How solid is the alliance with Trump?

How solid is the alliance with Trump?

How will the US president behave at the NATO summit? After withdrawing from many international agreements, the Allies fear problems. NATO Secretary General Stoltenberg weighed down.
By Kai Küstner, ARD Studio Brussels
NATO faces what is arguably the most difficult summit in its almost 70-year history: no one can rule out that US President Donald Trump will break another alliance – after he has announced numerous international agreements and subsequently also withdrew his blessing from the final document of the G7 states would have. NATO Secretary General Jens Stoltenberg is nevertheless convinced that the alliance will survive, as he said in an interview with the ARD studio Brussels explained.
Nevertheless, the NATO Secretary General urges both sides of the Atlantic – Europe and the US – to conclude the summit shortly before the summit begins: “The transatlantic friendship can only be maintained if there is political will on both sides of the Atlantic to maintain cooperation.”
“Cohesion has already suffered”
From the point of view of former NATO ambassador to Slovakia, Tomas Valasek, who is now the director of the Carnegie Europe think tank, the cohesion of the alliance since Trump’s inauguration has already suffered significantly. In his opinion, this has consequences for the basic structure of the Alliance. Even now, according to Valasek, the deterrence is weakened. “Because we are dealing with a US president who not only fundamentally disagrees, but has less interest in the idea of ​​an alliance.”
Stoltenberg, too, is well aware of the fierce dispute that Europeans are currently having in so many areas with their most powerful ally, USA. in the ARD radio interview He is convinced, however, that the transatlantic bond will not break. President Trump is a different kind of politician, he has a very direct language. There are also serious disagreements over the Iran-Atomic Agreement, climate policy and trade. “But,” he adds, “Trump has made it public many times, and in talks with me, that he’s part of NATO.”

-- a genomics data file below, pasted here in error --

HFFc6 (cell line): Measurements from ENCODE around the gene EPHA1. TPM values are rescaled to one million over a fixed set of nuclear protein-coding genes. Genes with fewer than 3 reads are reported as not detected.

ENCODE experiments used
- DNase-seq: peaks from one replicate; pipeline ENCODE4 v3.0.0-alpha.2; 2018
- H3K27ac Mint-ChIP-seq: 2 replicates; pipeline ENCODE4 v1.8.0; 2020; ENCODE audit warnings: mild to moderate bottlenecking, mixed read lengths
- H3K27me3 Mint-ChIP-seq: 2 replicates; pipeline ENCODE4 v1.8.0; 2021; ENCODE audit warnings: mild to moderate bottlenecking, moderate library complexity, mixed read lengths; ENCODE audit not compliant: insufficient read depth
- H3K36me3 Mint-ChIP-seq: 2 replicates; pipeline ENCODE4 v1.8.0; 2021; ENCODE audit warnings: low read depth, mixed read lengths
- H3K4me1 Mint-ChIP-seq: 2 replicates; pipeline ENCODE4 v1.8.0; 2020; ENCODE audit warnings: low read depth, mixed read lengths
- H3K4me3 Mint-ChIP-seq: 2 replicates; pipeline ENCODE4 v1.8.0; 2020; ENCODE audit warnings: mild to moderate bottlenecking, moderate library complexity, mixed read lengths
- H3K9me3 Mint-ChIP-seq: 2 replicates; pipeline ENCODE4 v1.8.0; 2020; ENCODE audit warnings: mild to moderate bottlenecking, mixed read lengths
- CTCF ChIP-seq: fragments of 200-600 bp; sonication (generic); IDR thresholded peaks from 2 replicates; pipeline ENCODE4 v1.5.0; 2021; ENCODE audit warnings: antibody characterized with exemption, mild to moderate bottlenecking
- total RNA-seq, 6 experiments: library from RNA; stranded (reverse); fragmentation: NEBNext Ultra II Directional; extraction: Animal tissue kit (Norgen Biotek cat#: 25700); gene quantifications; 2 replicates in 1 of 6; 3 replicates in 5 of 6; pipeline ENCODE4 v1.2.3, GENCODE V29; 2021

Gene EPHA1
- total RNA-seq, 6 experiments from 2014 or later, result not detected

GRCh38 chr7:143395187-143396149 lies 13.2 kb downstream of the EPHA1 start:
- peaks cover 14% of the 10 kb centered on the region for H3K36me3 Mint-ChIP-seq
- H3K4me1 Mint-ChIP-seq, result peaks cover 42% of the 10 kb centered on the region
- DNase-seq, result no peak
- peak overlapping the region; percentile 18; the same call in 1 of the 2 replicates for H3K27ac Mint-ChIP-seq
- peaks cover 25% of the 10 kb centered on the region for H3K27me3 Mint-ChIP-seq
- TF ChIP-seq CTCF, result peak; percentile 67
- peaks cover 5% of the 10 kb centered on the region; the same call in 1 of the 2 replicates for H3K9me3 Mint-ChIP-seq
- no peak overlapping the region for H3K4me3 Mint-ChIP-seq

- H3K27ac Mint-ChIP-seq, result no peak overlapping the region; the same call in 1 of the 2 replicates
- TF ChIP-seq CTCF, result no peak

“Putin’s strategic goal is the division of Europe”
Just a few days after the summit in Brussels, the next summit of the US President is already up. Then Trump meets with Russian President Putin in Helsinki. A gathering that has at least as many uncertainties for NATO as its own summit: If the message were to end up being that Trump understands Putin better than his allies, that would be a problem for the Alliance from the point of view of political experts.
“Putin’s strategic goal is not mastery of the Baltic States, his strategic goal is to split the USA-Europe unity and divide Europe,” explains Carnegie Europe expert Thomas Carothers.

The Alliance must live with imponderables
Stoltenberg welcomes the meeting between Trump and Putin. Any attempt to reduce tension is good, according to Stoltenberg. Because dialogue is not a sign of weakness, but of strength. “It’s good that US President Trump meets Putin after the summit,” he says. “He will be able to discuss the messages and the NATO approach to Russia with the other 28 Allies before meeting with President Putin.”
From a NATO point of view, it is an advantage that the Trump-Putin encounter takes place after the summit. Otherwise, the Trump message would have been in advance: Putin is more important to me than the Alliance.
One thing is for sure: The Alliance, which has been dedicated to the safety of its members, has to live with imponderables these days, which it did not see coming before the US election.
“Federal government must raise budget”
One of Trump’s favorite subjects is, in his view, far too low a defense spending by Europeans and especially Germany. Stoltenberg showed in an interview with the ARD studio Brussels Understanding of the US demands. Which had given Trump emphasis, by sending letters to a number of Allies , among others to the Federal Government. However, it is not unusual for NATO political leaders to write each other’s letters, Stoltenberg said. He himself already wrote letters.

Germany has increased its defense budget, stated Stoltenberg. But he expects the German government to do more. Now the big question is how vehemently Trump demands more money at the NATO summit – and whether he underlines this with tangible threats, such as a troop withdrawal. That, in turn, could seriously shake the Alliance architecture, which had been built over decades.

Deutschlandfunk reported on this topic on 09 July 2018 at 05:14.

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